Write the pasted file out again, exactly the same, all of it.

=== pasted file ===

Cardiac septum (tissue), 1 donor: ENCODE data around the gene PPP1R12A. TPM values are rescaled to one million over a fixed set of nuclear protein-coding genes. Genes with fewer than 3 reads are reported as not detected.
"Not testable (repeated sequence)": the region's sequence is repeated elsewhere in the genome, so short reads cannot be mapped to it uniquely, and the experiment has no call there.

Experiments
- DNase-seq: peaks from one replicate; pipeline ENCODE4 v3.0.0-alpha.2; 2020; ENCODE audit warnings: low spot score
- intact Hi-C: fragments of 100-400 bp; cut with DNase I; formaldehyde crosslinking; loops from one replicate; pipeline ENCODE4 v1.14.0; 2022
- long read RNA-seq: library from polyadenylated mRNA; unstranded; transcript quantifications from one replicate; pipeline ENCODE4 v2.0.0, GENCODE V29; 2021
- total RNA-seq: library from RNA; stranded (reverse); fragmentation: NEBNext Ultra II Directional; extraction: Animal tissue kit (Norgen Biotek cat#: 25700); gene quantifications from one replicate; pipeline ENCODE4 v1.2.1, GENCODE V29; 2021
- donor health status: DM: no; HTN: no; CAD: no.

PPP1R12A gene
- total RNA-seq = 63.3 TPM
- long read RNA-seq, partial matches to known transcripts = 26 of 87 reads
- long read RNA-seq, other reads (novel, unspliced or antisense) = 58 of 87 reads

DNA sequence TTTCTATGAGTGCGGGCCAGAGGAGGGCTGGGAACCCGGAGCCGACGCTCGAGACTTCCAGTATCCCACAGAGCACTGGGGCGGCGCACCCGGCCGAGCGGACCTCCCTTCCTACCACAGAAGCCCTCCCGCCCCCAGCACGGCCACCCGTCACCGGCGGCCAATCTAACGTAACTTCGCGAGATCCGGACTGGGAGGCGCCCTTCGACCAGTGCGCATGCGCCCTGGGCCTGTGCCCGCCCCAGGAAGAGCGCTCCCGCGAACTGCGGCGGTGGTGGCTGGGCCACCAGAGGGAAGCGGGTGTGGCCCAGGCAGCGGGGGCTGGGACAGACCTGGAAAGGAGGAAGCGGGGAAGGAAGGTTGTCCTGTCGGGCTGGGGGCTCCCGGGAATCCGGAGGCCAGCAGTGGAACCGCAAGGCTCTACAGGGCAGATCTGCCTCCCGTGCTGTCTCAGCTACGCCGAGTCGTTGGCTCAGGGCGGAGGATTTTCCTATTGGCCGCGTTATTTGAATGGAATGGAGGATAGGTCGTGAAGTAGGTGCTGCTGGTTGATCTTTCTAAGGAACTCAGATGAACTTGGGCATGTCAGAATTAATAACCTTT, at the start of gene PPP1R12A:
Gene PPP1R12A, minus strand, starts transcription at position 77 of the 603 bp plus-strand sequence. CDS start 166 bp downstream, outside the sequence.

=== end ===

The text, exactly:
Cardiac septum (tissue), 1 donor: ENCODE data around the gene PPP1R12A. TPM values are rescaled to one million over a fixed set of nuclear protein-coding genes. Genes with fewer than 3 reads are reported as not detected.
"Not testable (repeated sequence)": the region's sequence is repeated elsewhere in the genome, so short reads cannot be mapped to it uniquely, and the experiment has no call there.

Experiments
- DNase-seq: peaks from one replicate; pipeline ENCODE4 v3.0.0-alpha.2; 2020; ENCODE audit warnings: low spot score
- intact Hi-C: fragments of 100-400 bp; cut with DNase I; formaldehyde crosslinking; loops from one replicate; pipeline ENCODE4 v1.14.0; 2022
- long read RNA-seq: library from polyadenylated mRNA; unstranded; transcript quantifications from one replicate; pipeline ENCODE4 v2.0.0, GENCODE V29; 2021
- total RNA-seq: library from RNA; stranded (reverse); fragmentation: NEBNext Ultra II Directional; extraction: Animal tissue kit (Norgen Biotek cat#: 25700); gene quantifications from one replicate; pipeline ENCODE4 v1.2.1, GENCODE V29; 2021
- donor health status: DM: no; HTN: no; CAD: no.

PPP1R12A gene
- total RNA-seq = 63.3 TPM
- long read RNA-seq, partial matches to known transcripts = 26 of 87 reads
- long read RNA-seq, other reads (novel, unspliced or antisense) = 58 of 87 reads

DNA sequence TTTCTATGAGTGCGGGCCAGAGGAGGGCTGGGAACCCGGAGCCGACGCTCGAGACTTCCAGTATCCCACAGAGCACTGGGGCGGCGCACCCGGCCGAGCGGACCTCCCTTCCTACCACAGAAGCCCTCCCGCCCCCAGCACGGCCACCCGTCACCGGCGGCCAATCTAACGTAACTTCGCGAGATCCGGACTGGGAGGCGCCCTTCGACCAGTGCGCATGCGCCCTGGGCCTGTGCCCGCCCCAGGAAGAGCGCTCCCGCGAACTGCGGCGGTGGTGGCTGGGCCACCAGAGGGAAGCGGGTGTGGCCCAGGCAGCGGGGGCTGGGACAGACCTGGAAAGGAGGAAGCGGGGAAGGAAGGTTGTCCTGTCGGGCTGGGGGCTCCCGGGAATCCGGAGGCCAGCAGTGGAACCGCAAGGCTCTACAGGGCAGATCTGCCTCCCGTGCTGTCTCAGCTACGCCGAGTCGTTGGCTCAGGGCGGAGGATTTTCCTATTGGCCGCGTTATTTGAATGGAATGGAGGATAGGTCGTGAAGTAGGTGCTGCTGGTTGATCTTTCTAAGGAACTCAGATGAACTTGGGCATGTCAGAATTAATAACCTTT, at the start of gene PPP1R12A:
Gene PPP1R12A, minus strand, starts transcription at position 77 of the 603 bp plus-strand sequence. CDS start 166 bp downstream, outside the sequence.